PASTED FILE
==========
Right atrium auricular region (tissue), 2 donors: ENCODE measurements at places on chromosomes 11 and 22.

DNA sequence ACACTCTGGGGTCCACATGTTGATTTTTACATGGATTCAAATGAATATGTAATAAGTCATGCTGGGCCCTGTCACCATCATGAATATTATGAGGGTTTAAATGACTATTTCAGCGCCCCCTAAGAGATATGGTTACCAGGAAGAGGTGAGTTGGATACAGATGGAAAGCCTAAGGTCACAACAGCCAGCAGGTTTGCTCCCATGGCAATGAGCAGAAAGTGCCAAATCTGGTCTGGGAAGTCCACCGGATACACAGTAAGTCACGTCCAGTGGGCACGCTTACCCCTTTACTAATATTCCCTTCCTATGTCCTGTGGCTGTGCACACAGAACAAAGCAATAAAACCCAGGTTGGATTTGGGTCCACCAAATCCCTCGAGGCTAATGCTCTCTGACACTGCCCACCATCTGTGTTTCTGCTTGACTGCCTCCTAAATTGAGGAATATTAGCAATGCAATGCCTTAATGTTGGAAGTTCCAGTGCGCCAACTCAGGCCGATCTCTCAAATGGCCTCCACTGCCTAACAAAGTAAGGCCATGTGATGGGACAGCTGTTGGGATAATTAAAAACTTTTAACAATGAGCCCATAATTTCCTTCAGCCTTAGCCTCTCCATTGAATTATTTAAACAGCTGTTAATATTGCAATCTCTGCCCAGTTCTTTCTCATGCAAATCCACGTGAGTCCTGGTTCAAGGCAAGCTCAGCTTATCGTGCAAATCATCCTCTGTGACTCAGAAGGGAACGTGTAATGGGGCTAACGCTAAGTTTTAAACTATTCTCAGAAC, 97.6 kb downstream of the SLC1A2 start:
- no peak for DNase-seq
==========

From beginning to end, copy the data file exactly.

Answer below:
Right atrium auricular region (tissue), 2 donors: ENCODE measurements at places on chromosomes 11 and 22.

DNA sequence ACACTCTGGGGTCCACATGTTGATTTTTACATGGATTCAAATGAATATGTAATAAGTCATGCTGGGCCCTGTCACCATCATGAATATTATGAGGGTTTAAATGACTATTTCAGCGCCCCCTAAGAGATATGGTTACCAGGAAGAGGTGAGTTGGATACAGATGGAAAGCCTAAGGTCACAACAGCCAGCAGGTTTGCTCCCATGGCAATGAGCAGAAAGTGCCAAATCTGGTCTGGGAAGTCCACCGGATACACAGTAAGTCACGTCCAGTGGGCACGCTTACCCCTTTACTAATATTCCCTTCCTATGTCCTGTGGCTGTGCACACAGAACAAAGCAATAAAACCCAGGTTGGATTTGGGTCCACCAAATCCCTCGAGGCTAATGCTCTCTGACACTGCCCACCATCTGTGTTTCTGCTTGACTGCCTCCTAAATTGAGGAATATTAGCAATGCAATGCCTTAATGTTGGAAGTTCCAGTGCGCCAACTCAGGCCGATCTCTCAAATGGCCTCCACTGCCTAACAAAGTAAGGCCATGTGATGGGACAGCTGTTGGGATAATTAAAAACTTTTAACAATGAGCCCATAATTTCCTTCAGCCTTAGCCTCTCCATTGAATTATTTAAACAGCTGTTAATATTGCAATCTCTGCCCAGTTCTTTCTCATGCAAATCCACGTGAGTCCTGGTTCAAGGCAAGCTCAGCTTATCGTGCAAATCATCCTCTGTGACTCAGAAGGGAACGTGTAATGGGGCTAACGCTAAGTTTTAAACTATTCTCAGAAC, 97.6 kb downstream of the SLC1A2 start:
- no peak for DNase-seq